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Computers and robots will be the main attractions for 100 York County middle school students Saturday at Tabb High School.
The York County School Division is partnering with Discovery Education to stage its third annual Day of Discovery: Codeathon 3.0.
The technology-themed event will feature a variety of programming for both students and parents, including demonstrations of programming language and an expert panel.
YCSD Coordinator of Online Learning Reginald Fox said the event began three years ago as a way to boost student excitement for the school division’s science, technology, engineering and mathematics — commonly known as STEM fields — programs.
Fox said the school division offered computer science classes at the high school level more than 10 years ago, but they quickly grew outdated as technology advanced, limiting the popularity of the courses.
Since the Codeathon began in 2013, Fox said YCSD’s computer science classes had developed a higher profile, with four courses now offered at the middle and high school levels.
Increasing student engagement with computer science is important, Fox said, as education — and the larger world — become more technologically sophisticated.
“Coding is not just about gaming,” Fox said. “It takes place in all facets of our lives — look at shopping or banking.”
YCSD has held similar events in the past for middle and high school students, but Saturday’s Codeathon will be the third such event exclusively for middle school students.
The makeup of the event has changed since its first version. Fox said the initial Codeathon relied heavily on demonstrations of coding languages and more abstract coding concepts.
“We previously focused on coding languages,” Fox said. “We would show them a bit of Python or Scratch, or show them a Java compiler. … We’ve changed its focus.”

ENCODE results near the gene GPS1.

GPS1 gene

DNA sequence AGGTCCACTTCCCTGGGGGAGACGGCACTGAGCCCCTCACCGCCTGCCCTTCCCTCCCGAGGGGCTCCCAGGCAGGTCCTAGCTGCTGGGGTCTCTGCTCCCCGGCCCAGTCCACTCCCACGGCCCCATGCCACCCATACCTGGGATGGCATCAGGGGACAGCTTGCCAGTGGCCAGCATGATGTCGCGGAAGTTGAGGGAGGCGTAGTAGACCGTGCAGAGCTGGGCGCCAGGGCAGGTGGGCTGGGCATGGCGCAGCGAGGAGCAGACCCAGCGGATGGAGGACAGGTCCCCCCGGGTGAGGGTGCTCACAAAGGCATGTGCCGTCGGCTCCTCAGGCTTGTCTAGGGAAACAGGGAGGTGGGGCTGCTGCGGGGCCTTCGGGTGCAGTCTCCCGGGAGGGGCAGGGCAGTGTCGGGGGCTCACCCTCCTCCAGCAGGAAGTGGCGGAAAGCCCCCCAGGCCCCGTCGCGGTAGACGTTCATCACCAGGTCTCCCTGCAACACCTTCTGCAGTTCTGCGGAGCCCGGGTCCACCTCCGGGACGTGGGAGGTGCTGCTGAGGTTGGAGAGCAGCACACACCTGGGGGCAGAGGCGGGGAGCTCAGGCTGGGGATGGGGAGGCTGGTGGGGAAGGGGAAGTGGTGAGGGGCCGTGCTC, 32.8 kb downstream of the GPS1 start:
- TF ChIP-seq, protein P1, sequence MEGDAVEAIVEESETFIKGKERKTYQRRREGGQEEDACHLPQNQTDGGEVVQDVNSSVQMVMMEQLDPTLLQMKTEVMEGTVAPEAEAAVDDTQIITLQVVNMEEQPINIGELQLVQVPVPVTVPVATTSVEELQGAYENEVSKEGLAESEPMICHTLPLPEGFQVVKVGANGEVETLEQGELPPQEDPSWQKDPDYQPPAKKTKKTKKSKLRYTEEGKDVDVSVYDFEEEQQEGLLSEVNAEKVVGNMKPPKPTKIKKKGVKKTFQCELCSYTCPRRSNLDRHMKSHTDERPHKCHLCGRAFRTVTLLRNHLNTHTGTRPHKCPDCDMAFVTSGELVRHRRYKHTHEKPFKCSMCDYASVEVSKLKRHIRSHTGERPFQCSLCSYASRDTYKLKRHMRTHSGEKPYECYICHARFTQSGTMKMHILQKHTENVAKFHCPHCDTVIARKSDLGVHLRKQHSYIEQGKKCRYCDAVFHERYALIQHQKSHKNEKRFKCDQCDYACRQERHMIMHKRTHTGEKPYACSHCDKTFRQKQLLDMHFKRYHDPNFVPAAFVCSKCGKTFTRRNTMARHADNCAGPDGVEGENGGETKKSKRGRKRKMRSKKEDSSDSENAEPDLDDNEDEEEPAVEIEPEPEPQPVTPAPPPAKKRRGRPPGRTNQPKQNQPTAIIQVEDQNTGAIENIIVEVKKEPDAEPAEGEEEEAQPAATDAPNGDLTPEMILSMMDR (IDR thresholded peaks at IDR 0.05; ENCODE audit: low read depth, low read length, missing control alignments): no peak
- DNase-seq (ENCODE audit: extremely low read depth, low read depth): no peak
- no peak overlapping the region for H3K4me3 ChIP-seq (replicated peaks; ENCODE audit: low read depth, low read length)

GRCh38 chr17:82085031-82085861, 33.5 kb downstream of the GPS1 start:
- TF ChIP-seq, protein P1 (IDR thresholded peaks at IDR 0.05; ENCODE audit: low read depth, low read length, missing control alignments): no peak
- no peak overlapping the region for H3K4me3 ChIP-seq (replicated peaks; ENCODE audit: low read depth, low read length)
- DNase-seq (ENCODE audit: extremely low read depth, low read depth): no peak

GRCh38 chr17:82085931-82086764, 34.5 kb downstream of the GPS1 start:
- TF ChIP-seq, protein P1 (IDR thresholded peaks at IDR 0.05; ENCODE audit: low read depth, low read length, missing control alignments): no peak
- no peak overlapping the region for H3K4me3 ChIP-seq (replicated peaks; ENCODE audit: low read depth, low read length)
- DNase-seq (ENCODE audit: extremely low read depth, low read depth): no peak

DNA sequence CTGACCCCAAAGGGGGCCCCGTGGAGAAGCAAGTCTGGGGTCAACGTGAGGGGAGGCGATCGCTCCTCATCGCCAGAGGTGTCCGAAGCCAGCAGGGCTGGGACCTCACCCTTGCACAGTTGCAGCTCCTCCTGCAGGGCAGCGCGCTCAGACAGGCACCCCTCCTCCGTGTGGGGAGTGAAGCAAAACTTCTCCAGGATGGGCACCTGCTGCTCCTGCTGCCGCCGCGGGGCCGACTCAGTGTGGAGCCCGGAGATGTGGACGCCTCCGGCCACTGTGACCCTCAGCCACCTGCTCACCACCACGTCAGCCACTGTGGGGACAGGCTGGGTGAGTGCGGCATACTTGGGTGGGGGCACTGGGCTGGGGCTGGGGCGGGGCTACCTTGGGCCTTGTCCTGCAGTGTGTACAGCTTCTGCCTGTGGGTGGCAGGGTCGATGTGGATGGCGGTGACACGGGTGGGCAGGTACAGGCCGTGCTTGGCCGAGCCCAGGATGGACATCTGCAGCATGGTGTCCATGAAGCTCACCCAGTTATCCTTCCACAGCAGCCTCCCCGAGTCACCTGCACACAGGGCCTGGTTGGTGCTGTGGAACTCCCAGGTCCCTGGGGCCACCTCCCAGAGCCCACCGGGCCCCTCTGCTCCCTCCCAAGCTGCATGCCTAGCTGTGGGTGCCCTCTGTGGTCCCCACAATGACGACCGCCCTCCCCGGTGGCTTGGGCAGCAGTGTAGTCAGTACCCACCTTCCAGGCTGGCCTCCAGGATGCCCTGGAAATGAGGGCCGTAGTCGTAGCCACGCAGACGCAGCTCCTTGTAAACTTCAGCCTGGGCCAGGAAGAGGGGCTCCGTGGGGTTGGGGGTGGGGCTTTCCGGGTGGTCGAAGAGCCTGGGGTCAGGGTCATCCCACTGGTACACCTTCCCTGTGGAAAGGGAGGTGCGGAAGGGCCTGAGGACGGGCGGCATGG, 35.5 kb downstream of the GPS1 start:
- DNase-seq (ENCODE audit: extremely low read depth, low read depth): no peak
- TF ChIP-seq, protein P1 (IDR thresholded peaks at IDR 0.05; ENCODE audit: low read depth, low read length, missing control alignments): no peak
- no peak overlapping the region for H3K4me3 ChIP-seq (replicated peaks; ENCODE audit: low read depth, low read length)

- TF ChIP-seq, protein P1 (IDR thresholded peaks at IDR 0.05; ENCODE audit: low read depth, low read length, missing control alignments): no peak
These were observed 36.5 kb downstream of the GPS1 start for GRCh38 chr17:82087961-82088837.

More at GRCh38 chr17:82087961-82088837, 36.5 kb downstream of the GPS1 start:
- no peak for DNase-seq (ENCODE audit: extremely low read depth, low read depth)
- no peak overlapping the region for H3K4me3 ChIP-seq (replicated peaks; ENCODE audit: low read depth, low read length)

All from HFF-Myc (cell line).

The third annual Codeathon will feature a variety of hands-on activities designed to increase student interest in computer science.
After the initial gathering, the 100 students in attendance will break out into four labs. Computer experts will present the labs with different problems and questions for the students to solve through collaboration and use of technology. The four labs will keep track of their progress, problem-solving process and solutions through a computer program that will be visible throughout the event.
Fox said another activity will focus on LEGO Mindstorms, small, programmable robots constructed out of LEGO parts. The robot responds to commands, Fox said, and students will learn how to program it to move and carry out basic tasks.
“This year, it’s changed in that we’re using LEGO as a foundation for talking about coding,” Fox said.
The Codeathon will also feature a panel for adults and parents of participating students, featuring technology experts from the area and Discovery Education.
Fox said interest in the third annual Codeathon was high, but space limitations forced YCSD to cap student participation at 100, and 200 for the adult panel.
“With all the emphasis on STEM nationally, we are trying to raise interest in that here as well,” Fox said. “It’s an important focus for our students, and we’re trying to do that in a fun and different way.”
Codeathon 3.0 runs from 8:30 a.m. to 3:30 p.m. May 30 at Tabb High School. The parent session will be offered from 1:30-2:30 p.m. Student work will be exhibited from 2:30-3:30 p.m. and will be posted on Discovery Education’s website.
Tabb Middle School Students Honored in County Contest
Five students at Tabb Middle School received prizes for their submissions to the York County PTA Reflections Contest.
Students from throughout York County submitted original work in literature, music, visual arts and photography.
Entries are judged on artistic merit, creativity, mastery of the medium and interpretation of the theme. This year’s theme was, “The world would be a better place if…”
Each category is broken down into four levels of competition: primary (Preschool – grade 2), intermediate (Grades 3-5), middle (Grades 6-8) and senior (grades 9-12).
The five Tabb students who received honors were Lauren Holbrook, Bryanna Thatcher, Celeste Boseman, Mia Deschenes and Erin Cox.
Student entries that placed first at the school level then moved onto the county level. First-place winners at the county level advance to the district level for a chance to move onto the state and then national levels.